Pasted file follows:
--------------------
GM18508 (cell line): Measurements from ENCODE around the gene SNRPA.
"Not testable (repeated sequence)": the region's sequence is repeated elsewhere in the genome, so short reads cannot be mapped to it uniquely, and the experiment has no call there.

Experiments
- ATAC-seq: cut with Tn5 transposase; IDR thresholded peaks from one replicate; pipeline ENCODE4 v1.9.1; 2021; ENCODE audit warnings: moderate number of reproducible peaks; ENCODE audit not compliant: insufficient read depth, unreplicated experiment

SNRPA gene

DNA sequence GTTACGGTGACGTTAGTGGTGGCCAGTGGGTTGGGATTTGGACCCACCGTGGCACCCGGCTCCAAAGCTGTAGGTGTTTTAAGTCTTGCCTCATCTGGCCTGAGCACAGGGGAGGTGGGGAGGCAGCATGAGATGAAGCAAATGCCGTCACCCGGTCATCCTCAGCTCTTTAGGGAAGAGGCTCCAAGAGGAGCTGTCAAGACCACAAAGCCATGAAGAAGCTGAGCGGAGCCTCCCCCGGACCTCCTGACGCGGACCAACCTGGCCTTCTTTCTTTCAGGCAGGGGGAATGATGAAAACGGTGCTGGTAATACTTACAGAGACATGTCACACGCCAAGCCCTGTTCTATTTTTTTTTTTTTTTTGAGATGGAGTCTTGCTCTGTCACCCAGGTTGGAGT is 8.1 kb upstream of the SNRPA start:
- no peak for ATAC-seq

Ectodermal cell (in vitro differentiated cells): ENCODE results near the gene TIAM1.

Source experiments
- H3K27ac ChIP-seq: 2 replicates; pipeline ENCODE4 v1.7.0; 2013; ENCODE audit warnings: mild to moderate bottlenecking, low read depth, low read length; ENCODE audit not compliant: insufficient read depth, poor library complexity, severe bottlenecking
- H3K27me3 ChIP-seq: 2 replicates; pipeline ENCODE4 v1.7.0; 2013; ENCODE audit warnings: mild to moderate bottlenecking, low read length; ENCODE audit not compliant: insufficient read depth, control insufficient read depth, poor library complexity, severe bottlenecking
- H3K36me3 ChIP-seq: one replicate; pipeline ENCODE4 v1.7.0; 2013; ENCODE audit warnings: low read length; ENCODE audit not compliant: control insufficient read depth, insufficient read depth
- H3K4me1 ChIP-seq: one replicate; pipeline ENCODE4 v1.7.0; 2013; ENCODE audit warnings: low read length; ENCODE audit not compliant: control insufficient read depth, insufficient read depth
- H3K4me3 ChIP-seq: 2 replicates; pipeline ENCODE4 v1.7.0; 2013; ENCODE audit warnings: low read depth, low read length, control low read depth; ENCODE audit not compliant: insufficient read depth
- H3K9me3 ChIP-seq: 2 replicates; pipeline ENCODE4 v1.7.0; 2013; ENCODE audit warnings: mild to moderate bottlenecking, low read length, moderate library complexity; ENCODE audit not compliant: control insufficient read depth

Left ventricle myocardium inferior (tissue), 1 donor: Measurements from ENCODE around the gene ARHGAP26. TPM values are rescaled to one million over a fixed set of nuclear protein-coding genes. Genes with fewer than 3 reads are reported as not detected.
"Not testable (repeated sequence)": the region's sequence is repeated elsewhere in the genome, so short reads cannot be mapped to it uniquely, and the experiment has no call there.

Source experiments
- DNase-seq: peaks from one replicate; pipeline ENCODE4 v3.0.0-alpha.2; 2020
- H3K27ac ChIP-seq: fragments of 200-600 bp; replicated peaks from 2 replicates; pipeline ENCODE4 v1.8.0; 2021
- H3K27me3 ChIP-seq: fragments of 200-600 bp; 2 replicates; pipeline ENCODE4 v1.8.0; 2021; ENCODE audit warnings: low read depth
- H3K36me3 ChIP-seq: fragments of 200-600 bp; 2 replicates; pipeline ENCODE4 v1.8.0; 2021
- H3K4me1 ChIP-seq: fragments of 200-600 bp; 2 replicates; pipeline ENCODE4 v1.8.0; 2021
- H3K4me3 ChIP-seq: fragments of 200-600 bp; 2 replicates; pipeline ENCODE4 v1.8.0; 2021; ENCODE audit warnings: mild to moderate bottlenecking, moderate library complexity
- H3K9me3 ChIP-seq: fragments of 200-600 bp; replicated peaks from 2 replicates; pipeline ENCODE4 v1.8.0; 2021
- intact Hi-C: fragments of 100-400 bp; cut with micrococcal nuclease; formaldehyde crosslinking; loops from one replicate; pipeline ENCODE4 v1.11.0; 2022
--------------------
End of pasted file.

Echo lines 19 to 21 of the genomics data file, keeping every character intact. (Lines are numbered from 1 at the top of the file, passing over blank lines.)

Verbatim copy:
- DNase-seq: peaks from one replicate; pipeline ENCODE4 v3.0.0-alpha.2; 2020
- H3K27ac ChIP-seq: fragments of 200-600 bp; replicated peaks from 2 replicates; pipeline ENCODE4 v1.8.0; 2021
- H3K27me3 ChIP-seq: fragments of 200-600 bp; 2 replicates; pipeline ENCODE4 v1.8.0; 2021; ENCODE audit warnings: low read depth